Tuesday, December 11, 2007

Life on Mars: Voice of the future

Dark days ahead for this blog, I fear. The studios now seems determined to break the union, which means the strike could go on a really long time (not that anyone but critics care, but the mid-winter TCA press tour just got canceled), and most of the shows I follow are either out of episodes or almost out. For the first time that I can remember on a weeknight in-season, my DVR didn't have anything set to record in primetime. I briefly pondered watching ABC's two-hour bloc of "According to Jim" and "Boston Legal" before deciding to be kinder to myself by watching another "Wire" episode, then introducing my wife to McLovin and "Superbad."

Thank God, then, for "Life on Mars," which returned to BBC America's lineup tonight. I'd already seen the premiere, but at least it gives me something to blog about for the evening. Spoilers coming up just as soon as I throw some punks off a rooftop...

I hadn't realized how much I missed Gene Hunt until he broke down the door of Tyler's apartment and boasted that their next case was "as big as Shelly Winters' ass!" Between that entrance, his response to Sam's question about whether he keeps a reporter in his basement for random beatings ("Don't have a basement") and, especially, him threatening to torture cremains to make a suspect talk, it's safe to say they didn't soften up ol' Gene for the second season.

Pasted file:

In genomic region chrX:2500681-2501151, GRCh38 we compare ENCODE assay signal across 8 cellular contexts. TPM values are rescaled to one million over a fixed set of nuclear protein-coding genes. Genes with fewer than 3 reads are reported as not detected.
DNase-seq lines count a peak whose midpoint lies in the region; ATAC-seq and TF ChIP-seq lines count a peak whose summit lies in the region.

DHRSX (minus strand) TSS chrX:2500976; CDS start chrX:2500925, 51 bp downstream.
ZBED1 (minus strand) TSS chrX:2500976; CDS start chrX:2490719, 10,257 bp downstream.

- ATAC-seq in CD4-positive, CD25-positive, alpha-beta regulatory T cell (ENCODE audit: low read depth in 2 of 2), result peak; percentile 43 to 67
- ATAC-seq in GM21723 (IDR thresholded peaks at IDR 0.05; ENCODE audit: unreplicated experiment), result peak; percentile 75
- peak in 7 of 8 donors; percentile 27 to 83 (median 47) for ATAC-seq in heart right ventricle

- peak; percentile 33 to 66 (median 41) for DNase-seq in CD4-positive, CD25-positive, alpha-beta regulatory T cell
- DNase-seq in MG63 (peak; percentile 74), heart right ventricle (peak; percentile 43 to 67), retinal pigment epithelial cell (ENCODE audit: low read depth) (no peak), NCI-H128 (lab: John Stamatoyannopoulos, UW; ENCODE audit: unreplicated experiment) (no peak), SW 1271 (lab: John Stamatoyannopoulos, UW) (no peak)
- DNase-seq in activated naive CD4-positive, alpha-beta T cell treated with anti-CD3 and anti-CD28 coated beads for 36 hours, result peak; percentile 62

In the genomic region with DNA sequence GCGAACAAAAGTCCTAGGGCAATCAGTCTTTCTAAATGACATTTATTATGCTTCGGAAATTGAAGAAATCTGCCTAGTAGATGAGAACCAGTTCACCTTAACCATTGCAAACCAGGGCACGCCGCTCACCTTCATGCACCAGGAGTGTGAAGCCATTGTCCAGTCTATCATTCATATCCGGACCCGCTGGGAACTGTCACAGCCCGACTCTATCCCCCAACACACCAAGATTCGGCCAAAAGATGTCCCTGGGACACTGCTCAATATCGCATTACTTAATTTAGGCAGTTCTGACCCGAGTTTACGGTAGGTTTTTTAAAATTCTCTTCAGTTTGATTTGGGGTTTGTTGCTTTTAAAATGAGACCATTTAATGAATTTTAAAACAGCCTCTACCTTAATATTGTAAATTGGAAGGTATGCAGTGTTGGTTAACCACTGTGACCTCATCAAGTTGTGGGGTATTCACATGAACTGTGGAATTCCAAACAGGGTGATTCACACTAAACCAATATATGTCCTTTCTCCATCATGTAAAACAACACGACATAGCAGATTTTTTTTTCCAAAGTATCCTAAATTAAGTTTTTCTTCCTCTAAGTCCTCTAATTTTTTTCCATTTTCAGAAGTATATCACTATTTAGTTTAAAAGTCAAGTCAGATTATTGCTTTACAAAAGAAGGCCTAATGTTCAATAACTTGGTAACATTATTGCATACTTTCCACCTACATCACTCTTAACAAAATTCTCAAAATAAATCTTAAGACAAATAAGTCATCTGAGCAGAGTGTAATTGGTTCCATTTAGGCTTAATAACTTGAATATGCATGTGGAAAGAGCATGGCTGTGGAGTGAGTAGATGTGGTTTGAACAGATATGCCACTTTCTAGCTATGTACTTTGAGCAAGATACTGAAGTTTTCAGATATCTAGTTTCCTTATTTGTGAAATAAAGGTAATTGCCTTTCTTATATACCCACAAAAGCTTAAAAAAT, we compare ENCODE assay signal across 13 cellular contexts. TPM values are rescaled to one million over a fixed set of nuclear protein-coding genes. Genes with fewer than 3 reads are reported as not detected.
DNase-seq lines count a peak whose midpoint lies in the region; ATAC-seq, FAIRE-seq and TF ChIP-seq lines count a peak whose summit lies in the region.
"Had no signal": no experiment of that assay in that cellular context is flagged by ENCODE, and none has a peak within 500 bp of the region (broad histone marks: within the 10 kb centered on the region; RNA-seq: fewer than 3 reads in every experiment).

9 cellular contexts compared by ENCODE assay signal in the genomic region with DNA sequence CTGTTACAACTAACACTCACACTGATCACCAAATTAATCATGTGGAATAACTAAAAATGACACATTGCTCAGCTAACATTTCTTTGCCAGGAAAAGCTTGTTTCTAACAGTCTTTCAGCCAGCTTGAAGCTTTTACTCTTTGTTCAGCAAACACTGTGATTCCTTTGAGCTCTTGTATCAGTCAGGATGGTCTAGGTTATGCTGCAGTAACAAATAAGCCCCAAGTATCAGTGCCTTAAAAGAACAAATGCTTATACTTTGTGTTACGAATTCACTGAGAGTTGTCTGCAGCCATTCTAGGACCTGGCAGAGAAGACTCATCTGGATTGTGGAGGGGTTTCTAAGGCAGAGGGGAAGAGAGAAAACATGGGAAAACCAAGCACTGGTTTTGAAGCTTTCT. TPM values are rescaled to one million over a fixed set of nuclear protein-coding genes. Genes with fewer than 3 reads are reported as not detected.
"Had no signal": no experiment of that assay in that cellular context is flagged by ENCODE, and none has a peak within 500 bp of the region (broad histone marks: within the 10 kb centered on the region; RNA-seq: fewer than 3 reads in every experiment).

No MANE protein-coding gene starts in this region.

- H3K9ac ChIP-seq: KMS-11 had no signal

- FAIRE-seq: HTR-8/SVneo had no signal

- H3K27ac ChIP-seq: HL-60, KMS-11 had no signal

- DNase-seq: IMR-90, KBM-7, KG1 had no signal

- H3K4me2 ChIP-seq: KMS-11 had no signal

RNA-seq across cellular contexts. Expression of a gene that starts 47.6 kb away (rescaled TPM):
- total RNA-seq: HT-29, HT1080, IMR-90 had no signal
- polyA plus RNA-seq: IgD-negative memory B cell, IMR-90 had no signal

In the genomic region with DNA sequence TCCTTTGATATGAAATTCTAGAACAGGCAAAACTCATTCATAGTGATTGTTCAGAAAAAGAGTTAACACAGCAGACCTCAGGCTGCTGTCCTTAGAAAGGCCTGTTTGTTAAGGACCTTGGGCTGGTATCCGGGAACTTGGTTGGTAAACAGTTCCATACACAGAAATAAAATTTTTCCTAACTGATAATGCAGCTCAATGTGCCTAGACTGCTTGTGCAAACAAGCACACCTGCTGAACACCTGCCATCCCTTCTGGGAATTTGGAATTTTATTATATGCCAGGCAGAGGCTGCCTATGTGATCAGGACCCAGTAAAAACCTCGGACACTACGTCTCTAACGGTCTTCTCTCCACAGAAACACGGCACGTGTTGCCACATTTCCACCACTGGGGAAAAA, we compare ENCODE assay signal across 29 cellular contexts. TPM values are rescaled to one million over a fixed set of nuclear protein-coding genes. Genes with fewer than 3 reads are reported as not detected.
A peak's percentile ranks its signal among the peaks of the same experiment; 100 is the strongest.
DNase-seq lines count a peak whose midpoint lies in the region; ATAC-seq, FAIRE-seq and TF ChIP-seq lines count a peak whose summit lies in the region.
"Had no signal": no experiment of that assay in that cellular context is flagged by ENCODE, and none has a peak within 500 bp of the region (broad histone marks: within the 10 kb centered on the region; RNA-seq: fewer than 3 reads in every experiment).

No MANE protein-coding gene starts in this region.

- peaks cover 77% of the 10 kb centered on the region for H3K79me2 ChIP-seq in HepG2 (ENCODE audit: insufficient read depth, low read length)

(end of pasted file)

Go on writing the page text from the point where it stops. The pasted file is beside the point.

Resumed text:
It's also safe to say that they haven't lost that tricky balance between spoofing the cliches and political incorrectness of '70s police dramas and embracing them. Gene provides the comic relief, but he also keeps these stories grounded because you believe he existed back in 1973, while Sam provides both the pathos and the fantastical elements that open every other part of the show up for questioning. Is Sam really in the past? Is he crazy? Some combination of the two? Will he have a crossover with "Journeyman" in the series finale?

I watched all of season one in a rush a year and a half ago before it premiered here, and the episodes have blurred in my memory since, but I think this is the first time Sam has been this overt in his talk of the future (except with Annie) and his attempts to change it. I'm curious to see whether Gene took any of Sam's ranting seriously or if he dismissed it as yet another eccentricity of his second in command, but with the series' end coming with this batch of episodes, I imagine Gene will have to confront the future at some point.

As always when I write about shows that have already aired in another country, I'm going to ask that we keep the discussion contained to the episodes as they air here. No spoilers or even loud hints about what's to come, got it? The one thing I think is fair game is to discuss how the original British cuts differ from the abbreviated versions that are going to be airing on BBC America. I believe my screeners (which I'll be watching one at a time, so I'll be guaranteed at least one interesting scripted show per week for a while) are the original cuts, but I imagine some of you who already watched the show will be doing it again on BBC America. If you want to mention important or memorable scenes that got chopped, feel free -- just so long as you're talking about this specific episode and not something that's going to play out three weeks from now.